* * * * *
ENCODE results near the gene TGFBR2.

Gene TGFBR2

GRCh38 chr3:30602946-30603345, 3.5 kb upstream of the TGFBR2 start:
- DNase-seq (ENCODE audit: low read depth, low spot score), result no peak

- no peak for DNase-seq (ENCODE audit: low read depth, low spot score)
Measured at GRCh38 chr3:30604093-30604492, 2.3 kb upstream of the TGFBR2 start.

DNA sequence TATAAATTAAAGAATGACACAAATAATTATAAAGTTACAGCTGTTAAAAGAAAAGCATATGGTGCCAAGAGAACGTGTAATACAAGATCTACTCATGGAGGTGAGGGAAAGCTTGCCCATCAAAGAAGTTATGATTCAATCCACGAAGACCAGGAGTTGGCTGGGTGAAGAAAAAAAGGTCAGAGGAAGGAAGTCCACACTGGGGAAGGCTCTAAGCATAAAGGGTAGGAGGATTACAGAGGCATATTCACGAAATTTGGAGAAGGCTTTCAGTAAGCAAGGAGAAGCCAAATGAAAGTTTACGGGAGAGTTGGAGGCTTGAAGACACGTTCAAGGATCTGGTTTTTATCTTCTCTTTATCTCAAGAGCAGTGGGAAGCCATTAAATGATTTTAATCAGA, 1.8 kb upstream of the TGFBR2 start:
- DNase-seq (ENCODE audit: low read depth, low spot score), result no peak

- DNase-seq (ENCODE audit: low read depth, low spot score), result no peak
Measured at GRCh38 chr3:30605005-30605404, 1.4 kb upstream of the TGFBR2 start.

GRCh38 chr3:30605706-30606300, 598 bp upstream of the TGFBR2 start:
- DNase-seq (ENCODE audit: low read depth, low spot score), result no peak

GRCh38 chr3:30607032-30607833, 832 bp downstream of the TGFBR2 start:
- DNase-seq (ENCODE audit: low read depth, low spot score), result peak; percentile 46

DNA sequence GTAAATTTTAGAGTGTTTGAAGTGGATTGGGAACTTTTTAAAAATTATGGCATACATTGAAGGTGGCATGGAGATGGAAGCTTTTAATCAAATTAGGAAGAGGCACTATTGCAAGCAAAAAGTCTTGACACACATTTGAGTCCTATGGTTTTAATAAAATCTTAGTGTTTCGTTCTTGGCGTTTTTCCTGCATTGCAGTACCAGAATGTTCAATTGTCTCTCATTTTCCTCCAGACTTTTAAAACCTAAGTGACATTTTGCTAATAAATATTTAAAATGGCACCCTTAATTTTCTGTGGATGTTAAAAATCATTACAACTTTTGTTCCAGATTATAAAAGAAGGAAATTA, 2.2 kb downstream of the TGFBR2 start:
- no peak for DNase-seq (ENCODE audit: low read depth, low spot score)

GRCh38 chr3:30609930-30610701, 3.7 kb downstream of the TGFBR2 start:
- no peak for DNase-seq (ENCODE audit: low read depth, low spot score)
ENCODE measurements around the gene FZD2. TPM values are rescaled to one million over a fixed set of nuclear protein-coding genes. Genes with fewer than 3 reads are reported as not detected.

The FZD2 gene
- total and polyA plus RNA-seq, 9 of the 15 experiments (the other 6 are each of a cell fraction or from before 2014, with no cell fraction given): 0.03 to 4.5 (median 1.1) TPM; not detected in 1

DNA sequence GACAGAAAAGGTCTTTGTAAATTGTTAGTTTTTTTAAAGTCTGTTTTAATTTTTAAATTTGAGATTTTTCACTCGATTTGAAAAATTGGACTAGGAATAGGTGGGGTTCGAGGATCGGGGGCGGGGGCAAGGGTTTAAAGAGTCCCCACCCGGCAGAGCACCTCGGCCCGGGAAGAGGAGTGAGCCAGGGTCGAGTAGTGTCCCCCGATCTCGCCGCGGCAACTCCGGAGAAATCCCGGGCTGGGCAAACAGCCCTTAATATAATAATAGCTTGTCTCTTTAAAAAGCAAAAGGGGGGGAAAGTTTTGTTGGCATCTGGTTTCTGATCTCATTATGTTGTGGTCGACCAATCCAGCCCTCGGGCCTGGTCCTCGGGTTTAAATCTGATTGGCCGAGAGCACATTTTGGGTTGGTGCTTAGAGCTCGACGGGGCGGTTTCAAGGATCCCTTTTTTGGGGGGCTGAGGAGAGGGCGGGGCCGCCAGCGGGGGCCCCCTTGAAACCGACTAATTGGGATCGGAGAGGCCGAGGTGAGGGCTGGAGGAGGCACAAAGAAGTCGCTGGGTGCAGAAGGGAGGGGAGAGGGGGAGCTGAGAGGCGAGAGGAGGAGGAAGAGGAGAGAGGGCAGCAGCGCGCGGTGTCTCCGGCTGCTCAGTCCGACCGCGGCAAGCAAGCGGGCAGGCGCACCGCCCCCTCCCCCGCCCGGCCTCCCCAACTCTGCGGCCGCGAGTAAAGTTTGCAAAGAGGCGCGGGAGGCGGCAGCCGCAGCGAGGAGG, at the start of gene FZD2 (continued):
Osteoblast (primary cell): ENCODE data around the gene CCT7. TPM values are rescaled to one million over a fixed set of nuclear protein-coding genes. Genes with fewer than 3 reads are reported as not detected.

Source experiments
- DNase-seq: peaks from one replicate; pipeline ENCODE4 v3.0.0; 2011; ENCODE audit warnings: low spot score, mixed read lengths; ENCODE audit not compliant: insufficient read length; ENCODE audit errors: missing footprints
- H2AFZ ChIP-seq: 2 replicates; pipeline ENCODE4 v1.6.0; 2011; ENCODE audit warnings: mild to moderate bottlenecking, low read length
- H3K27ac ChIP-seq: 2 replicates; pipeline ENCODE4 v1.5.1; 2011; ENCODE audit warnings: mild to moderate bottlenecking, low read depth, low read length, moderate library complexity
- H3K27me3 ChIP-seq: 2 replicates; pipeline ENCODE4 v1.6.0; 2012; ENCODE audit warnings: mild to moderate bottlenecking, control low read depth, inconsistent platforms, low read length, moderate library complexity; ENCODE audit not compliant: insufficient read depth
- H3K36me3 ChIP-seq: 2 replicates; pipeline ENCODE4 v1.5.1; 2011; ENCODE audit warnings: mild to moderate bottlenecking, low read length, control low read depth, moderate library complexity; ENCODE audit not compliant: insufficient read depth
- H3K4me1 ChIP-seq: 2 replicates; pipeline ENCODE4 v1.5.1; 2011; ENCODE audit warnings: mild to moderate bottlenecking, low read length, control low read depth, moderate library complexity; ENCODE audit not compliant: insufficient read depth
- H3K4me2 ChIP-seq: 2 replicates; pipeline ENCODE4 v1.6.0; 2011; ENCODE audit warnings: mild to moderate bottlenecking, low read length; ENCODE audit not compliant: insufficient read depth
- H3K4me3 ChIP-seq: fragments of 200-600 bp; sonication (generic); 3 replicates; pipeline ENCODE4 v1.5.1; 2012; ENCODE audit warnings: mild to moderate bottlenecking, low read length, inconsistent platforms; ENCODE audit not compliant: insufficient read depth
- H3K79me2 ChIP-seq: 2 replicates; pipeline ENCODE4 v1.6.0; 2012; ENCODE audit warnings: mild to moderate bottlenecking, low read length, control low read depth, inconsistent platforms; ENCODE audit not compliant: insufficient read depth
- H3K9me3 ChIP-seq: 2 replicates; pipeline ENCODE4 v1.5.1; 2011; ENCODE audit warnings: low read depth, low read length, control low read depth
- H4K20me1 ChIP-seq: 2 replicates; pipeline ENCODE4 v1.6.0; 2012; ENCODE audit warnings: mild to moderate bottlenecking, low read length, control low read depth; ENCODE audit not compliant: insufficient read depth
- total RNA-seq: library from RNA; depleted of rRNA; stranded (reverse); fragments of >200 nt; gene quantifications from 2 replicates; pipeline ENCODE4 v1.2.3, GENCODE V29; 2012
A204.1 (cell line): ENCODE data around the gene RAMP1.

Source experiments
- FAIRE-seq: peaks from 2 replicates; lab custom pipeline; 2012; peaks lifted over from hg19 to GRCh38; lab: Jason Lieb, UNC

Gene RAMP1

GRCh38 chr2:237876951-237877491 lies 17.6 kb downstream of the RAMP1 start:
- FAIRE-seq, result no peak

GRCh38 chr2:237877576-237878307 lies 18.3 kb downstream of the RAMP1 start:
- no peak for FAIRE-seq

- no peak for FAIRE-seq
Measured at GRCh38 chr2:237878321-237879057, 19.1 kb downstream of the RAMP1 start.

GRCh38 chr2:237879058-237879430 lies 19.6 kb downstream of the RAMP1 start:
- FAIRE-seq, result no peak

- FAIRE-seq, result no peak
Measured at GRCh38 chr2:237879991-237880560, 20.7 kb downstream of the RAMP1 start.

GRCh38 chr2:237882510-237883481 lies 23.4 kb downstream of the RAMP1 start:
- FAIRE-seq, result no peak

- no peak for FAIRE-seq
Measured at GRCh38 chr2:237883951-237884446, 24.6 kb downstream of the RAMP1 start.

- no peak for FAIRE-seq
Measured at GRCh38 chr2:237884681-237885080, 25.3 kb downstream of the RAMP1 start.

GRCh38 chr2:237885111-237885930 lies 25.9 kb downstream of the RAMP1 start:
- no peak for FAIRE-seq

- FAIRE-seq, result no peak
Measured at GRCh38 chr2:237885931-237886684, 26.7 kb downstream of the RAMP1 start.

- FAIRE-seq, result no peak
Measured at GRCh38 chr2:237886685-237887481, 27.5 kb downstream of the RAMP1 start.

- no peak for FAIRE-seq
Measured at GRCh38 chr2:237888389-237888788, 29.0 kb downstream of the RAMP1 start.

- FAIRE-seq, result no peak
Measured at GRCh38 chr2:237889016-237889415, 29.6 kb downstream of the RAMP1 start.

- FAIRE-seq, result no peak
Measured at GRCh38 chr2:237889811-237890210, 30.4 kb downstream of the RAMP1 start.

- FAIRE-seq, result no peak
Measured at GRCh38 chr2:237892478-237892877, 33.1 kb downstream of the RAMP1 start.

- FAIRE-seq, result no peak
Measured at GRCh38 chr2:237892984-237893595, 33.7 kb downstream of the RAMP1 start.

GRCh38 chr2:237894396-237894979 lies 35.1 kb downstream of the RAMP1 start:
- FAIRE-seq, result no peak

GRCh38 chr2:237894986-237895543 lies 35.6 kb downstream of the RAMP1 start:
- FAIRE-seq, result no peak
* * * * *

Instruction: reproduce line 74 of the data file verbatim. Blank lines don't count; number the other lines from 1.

- FAIRE-seq, result no peak